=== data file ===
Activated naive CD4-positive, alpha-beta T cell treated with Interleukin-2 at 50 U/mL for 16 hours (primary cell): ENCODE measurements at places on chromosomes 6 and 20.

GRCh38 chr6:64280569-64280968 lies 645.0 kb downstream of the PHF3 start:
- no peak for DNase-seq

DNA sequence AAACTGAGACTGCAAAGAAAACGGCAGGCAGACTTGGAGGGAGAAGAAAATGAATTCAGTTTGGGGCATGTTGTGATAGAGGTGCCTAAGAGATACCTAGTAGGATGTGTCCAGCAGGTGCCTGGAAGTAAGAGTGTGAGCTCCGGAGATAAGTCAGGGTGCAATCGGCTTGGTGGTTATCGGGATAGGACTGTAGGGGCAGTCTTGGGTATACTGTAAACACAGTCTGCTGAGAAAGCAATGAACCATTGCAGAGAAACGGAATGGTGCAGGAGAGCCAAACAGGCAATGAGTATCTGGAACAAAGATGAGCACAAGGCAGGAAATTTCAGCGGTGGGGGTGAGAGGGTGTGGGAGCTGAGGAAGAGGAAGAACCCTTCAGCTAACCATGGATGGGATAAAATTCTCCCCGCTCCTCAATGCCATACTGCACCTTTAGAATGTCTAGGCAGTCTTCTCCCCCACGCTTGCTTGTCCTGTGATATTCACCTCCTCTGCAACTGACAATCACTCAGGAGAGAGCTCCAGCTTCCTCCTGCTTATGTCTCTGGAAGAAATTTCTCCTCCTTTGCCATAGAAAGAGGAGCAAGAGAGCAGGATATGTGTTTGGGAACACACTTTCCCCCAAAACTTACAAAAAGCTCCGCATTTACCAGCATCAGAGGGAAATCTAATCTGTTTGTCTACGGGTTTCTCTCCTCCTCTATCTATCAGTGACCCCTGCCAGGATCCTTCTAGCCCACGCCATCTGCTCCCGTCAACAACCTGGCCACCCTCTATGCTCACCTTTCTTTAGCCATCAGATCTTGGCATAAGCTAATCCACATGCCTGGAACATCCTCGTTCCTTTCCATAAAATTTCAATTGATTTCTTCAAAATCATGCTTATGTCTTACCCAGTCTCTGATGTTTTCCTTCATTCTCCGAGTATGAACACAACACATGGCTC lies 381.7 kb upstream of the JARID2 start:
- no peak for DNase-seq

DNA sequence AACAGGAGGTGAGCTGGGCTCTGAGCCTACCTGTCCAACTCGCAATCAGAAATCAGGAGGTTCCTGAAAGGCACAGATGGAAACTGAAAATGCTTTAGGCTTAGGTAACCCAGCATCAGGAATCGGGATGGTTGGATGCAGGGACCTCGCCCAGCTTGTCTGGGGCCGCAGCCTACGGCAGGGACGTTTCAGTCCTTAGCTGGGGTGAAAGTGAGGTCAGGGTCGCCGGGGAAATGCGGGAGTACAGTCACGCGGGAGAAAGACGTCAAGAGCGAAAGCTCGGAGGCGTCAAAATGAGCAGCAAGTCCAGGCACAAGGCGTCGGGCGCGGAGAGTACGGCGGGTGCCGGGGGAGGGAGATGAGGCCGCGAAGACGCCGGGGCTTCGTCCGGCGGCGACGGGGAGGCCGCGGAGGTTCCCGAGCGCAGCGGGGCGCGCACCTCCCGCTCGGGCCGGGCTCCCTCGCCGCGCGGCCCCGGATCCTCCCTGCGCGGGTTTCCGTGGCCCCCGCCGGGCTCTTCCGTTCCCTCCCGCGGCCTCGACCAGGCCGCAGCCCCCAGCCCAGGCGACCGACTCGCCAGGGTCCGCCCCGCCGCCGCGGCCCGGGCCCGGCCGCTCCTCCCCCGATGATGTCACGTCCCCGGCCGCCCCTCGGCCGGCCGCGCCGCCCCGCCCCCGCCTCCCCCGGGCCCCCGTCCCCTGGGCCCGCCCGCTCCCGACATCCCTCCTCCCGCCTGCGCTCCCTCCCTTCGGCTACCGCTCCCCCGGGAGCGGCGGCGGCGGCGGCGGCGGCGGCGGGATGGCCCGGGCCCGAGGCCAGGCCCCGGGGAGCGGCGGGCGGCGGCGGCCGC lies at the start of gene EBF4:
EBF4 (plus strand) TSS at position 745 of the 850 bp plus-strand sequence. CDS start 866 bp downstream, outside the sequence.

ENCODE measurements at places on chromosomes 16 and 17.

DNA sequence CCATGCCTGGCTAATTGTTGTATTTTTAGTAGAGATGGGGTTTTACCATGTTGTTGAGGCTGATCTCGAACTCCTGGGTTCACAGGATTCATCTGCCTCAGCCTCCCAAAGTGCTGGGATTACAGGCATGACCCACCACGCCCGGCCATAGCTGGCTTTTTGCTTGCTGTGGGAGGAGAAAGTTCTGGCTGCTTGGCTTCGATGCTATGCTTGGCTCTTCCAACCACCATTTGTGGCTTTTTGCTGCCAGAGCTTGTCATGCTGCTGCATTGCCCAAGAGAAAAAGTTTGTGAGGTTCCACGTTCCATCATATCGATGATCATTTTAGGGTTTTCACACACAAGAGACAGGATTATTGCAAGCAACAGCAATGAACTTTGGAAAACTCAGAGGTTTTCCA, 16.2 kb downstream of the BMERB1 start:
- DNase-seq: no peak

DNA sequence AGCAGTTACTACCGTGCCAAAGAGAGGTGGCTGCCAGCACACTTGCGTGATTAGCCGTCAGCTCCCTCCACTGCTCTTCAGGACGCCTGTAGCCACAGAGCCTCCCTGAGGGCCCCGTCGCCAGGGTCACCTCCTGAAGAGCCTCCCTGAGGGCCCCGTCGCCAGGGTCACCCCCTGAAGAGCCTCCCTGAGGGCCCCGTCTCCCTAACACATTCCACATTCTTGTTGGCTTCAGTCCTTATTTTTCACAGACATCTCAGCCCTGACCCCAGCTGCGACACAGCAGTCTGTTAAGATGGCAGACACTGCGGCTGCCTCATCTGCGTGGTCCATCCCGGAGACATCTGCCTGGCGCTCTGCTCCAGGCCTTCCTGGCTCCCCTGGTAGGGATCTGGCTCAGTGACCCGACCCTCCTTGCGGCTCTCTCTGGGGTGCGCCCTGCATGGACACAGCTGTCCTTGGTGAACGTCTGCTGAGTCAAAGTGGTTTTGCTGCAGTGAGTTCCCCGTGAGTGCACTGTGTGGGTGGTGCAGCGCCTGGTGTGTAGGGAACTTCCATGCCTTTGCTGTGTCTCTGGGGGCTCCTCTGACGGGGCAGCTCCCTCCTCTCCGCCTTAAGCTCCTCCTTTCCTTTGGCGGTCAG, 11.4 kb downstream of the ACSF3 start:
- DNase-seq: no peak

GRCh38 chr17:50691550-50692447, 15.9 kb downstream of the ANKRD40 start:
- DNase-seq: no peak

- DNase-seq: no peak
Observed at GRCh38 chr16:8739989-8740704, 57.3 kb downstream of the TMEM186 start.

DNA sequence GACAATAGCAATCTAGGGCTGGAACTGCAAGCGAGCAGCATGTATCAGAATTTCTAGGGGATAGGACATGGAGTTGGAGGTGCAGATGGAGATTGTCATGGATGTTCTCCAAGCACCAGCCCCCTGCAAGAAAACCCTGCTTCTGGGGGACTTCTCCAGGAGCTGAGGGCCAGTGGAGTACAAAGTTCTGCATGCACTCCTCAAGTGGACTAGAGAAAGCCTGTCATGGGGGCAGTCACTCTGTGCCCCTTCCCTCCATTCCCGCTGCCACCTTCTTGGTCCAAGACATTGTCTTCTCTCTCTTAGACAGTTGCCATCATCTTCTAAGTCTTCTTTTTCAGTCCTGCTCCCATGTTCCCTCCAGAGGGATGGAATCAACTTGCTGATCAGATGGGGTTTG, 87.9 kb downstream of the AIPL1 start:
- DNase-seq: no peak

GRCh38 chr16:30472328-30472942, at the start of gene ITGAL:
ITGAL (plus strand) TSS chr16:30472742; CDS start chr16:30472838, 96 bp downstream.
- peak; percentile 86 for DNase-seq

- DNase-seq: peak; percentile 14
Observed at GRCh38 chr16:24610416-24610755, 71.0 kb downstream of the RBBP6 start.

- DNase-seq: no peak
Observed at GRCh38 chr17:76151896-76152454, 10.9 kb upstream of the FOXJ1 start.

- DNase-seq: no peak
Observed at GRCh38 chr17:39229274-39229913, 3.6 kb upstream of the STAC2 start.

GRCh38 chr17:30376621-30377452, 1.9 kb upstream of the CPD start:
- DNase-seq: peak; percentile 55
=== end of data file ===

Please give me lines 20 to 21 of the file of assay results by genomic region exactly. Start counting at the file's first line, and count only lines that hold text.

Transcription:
ITGAL (plus strand) TSS chr16:30472742; CDS start chr16:30472838, 96 bp downstream.
- peak; percentile 86 for DNase-seq